Poison dart frogs have long been used by the indigenous peoples of South America. They learned centuries ago that rolling a blow-dart or arrow tip over a live frog’s skin creates a coating of poison that can paralyze any animal, making it easier to hunt. Such weapons were used to combat the conquistadors, and are still used against enemy tribes and for hunting prey today. To help you learn more about these fascinating frogs, we’ve put together 13 of the most interesting poison dart frog facts we could find.
1. The frogs don’t use this poison to hunt at all, but have developed it as a self-defense mechanism to ward off predators. The frogs not only taste vile but will also kill predators that eat them.
2. The poison is an alkaloid toxin called batrachotoxin that the frogs accumulate based on their diet of termites, ants, and other invertebrates. Scientists think a small beetle from the Melyridae family that produces the same toxin may be the crucial diet ingredient. The toxic chemicals generated from eating this microfauna are secreted by the frogs through their skin.
3. There is one snake species (Liophis epinephelus) that is resistant, but not completely immune to dart frogs’ poison.
4. The frogs are immune to their own poison. Batrachotoxin attacks the sodium channels of cells, but these frogs have special sodium channels the poison cannot harm.
5. The poison is stored in its skin glands and can be stored for years. This is because such toxins do not readily deteriorate. That’s why the tips of arrows and darts soaked in these toxins can keep their deadly effect for over two years.
6. The chemical make-up of toxins in frogs can vary from irritants to hallucinogens, convulsants, nerve poisons, and vasoconstrictors. Poison dart frogs are especially toxic. Their toxins can prevent an animal’s nerves from transmitting impulses, leaving their muscles in an inactive state of contraction. This can lead to fibrillation and heart failure.
7. Of over 175 species, only three have ever been documented as being used by the indigenous tribes for the purpose of hunting (curare plants are more commonly used). These three come from the Phyllobates genus, which is characterized by the relatively large size and high toxicity levels of its members.
8. The top 3 most toxic of poison dart frog species in reverse order are (3) The Kokoé Dart Frog (Phyllobates aurotaenia), (2) The Black-Legged Dart Frog (Phyllobates bicolor), also known as the Bicolored Dart Frog, and (1) the Golden Poison Frog (Phyllobates terribilisor), although be warned it can come in green, white, yellow or orange colors too, making identification difficult.
9. The Golden Poison Frog is probably the most poisonous animal on Earth. Even though it is a mere 5cm long, it has enough poison to kill 10-20 adult humans, 20,000 mice, or 2 African bull elephants. Only 2 micrograms of this lethal toxin (the amount that fits on the head of a pin) are capable of killing a human or even a jaguar.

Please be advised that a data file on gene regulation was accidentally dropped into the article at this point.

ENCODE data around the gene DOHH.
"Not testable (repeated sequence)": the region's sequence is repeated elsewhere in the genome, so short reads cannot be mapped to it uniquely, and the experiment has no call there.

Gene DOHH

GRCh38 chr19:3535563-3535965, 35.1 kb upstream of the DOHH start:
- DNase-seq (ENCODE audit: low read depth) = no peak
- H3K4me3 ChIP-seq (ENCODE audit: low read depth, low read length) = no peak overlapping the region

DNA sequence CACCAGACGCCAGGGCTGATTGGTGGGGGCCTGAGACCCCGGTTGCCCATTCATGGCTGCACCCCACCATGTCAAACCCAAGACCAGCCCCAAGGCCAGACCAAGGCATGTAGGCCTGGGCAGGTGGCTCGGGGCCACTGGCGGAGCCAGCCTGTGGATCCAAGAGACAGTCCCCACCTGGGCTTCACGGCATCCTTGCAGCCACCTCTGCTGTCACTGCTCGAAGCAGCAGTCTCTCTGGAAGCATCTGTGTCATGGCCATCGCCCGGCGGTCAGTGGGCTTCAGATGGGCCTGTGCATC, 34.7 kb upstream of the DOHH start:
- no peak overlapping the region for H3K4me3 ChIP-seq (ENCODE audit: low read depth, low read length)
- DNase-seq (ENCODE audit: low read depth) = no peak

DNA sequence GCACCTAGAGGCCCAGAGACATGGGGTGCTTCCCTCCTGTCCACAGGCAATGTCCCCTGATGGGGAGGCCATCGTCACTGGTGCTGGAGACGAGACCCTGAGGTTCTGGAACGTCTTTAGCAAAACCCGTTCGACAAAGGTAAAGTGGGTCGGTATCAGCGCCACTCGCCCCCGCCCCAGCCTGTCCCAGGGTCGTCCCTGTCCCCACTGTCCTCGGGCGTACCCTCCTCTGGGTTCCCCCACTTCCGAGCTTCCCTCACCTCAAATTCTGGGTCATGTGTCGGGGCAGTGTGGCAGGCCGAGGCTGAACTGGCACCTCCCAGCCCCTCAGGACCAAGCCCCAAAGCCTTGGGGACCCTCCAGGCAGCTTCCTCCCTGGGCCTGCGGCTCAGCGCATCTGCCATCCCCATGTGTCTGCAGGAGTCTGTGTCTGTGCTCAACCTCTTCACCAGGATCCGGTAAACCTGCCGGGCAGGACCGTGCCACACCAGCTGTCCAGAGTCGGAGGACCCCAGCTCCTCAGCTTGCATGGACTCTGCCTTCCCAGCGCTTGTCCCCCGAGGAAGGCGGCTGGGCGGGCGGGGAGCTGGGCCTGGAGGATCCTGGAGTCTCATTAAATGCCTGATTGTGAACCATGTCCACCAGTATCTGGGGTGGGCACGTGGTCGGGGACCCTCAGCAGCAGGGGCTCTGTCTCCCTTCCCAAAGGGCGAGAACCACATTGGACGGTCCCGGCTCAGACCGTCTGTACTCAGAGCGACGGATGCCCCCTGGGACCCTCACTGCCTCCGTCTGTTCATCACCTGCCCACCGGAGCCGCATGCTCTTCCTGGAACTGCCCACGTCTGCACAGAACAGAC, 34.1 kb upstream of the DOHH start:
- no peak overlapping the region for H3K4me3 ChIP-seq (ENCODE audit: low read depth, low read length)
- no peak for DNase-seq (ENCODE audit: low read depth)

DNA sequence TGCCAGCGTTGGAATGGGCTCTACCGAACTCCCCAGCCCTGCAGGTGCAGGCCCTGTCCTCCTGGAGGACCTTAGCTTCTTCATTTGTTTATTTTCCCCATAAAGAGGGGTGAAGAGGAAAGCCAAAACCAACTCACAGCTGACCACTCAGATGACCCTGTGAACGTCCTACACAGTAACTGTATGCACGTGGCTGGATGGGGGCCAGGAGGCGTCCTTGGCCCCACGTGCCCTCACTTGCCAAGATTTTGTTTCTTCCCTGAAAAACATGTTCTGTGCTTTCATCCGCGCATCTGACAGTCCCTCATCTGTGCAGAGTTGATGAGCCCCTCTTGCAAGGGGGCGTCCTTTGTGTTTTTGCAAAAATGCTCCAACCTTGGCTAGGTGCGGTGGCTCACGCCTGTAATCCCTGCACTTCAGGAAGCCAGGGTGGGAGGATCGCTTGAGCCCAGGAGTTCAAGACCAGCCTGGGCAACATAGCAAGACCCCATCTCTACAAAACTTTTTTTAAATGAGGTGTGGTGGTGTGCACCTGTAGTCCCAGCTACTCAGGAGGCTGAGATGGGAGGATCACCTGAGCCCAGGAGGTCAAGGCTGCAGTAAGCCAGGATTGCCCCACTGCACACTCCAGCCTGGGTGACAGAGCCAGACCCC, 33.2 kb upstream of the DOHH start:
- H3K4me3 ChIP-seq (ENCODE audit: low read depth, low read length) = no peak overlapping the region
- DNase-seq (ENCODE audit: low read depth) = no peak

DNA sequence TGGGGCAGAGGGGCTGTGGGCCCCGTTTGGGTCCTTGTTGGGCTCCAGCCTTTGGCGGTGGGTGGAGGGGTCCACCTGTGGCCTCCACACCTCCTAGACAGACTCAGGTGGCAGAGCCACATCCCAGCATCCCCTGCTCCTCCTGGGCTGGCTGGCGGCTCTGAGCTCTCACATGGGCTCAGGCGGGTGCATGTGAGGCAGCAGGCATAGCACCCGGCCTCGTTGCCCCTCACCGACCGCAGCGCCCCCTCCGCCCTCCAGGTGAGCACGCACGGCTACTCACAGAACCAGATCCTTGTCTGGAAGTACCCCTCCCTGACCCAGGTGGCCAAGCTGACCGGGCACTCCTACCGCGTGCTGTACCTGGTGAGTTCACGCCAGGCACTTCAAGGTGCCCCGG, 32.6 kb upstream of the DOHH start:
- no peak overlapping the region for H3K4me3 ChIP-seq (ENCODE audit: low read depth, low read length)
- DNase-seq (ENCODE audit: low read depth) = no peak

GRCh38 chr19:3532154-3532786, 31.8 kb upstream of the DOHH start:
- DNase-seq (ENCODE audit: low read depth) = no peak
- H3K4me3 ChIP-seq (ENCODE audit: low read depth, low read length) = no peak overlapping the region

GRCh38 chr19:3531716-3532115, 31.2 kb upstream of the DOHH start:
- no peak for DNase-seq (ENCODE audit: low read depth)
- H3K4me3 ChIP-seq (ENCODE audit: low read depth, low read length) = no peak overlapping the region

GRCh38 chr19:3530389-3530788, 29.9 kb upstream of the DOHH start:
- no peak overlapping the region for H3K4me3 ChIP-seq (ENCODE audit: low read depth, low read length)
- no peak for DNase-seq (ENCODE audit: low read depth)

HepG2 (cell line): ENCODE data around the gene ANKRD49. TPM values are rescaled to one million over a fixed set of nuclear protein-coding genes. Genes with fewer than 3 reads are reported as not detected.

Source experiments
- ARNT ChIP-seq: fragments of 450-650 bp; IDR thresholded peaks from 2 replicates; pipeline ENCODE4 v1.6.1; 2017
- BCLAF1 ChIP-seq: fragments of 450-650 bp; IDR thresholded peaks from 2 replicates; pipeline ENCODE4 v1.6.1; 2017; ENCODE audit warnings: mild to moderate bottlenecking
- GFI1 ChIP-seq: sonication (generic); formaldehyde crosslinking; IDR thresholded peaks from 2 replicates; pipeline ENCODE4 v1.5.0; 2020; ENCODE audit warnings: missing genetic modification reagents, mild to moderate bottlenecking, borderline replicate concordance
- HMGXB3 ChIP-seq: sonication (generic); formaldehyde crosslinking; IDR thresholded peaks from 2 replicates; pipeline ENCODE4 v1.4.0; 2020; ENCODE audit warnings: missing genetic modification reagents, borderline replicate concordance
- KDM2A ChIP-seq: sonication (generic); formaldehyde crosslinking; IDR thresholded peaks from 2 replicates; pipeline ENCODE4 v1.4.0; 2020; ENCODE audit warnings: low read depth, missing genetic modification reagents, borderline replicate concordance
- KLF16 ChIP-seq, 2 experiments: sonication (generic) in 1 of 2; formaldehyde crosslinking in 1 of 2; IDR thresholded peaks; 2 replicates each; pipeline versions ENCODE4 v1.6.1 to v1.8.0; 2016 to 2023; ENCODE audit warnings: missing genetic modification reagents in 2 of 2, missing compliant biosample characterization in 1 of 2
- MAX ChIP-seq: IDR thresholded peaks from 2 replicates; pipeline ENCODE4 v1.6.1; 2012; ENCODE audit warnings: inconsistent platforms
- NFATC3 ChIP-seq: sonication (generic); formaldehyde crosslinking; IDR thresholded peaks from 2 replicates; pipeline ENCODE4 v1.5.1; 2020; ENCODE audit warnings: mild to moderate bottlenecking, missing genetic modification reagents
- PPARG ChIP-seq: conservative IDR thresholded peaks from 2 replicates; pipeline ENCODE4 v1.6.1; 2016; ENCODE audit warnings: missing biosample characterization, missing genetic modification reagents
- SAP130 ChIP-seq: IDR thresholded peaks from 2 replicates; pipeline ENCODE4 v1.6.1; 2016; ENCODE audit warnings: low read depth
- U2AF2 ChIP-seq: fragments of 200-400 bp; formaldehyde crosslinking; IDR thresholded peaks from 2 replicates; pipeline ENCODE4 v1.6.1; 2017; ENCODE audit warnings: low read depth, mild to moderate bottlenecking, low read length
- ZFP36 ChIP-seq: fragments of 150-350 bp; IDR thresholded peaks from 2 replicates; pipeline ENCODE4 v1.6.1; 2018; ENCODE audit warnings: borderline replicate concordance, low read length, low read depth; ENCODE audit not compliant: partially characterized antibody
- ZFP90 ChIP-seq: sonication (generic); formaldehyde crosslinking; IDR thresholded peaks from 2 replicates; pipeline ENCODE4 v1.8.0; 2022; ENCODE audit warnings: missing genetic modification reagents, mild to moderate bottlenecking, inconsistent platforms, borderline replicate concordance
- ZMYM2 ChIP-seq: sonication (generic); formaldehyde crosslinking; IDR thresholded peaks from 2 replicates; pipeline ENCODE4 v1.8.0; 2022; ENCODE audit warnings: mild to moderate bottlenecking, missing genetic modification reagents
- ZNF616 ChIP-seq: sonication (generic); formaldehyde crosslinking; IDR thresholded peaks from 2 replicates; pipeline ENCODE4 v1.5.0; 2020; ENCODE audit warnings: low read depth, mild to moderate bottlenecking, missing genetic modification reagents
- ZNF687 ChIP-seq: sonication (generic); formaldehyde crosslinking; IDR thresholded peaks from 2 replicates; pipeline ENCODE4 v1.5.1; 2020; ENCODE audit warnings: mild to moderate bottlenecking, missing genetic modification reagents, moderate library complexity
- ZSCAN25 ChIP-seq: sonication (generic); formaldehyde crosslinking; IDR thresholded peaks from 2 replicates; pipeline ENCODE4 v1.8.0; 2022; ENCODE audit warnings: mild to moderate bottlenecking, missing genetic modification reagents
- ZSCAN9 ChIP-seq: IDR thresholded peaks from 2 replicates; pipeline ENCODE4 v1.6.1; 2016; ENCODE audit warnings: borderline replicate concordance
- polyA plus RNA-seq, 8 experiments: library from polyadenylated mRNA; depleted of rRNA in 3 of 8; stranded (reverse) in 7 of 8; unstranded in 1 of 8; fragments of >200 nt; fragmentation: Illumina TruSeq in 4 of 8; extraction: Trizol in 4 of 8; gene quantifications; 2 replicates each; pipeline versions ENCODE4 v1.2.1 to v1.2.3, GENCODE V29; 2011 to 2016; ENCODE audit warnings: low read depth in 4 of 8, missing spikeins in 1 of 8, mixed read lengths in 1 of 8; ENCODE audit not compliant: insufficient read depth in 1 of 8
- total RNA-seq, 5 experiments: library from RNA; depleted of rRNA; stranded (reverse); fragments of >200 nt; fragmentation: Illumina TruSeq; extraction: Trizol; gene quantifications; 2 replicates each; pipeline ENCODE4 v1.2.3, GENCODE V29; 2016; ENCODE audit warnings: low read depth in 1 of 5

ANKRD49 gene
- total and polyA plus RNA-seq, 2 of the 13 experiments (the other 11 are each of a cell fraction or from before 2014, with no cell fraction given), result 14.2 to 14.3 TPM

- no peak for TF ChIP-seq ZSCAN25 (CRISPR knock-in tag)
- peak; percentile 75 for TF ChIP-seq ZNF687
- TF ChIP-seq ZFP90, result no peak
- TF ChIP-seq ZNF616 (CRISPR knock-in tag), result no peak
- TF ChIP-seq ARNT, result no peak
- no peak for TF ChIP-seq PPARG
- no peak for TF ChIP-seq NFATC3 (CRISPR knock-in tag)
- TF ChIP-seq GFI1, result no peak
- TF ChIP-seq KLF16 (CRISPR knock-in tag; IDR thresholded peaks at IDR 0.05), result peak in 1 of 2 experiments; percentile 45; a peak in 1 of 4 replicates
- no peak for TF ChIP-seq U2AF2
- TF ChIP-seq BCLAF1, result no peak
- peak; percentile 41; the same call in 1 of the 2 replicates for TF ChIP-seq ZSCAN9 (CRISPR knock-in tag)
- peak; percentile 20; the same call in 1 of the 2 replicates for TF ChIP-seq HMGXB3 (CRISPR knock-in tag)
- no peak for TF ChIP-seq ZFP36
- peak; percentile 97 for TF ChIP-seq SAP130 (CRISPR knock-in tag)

10. If you were to breed these frogs in captivity, they would not be poisonous as their diet would be so different from that in the wild that the toxins would not be formed.
11. Most poison dart frogs are only about the size of a quarter. Known as the jewels of the rainforest, what these tiny frogs lack in stature they more than make up for in color. They are aposematic (from apo- away, andsemantic sign) meaning they have developed their bright coloration as a warning of their unpalatability to ward off potential predators.
12. There is a strong correlation between the levels of coloration and the amount of alkaloid toxins the frogs have, although the jury is still out on this as there are at least two non-poisonous frog species that use similar coloration to poison dart frogs for self-protection. Being a diurnal species (they sleep at night), they show off these vibrant colors in the light of the day for maximum effect.
13. Recently, toxins isolated from poison dart frog skin samples have been found to have valuable medicinal uses. Some medicines produced on the basis of batrachotoxin are already being used as anesthetics in surgery. Toxins produced by the Phantasmal Poison Dart Frog (Epipedobates tricolor), a species native to Ecuador, enabled researchers to develop a synthetic compound that shows promise as a painkiller more effective than morphine, but non-addictive. In another example, the skin of the Strawberry Poison Dart Frog (Oophaga pumilio) contains compounds that have been reproduced in the laboratory for use as a cardiac stimulant.
If you are lucky enough to be vacationing in the Amazon Rainforest, keep your eyes peeled for these brightly colored and beautiful poison dart frogs, bear in mind these interesting facts, and whatever you do, don’t touch them!
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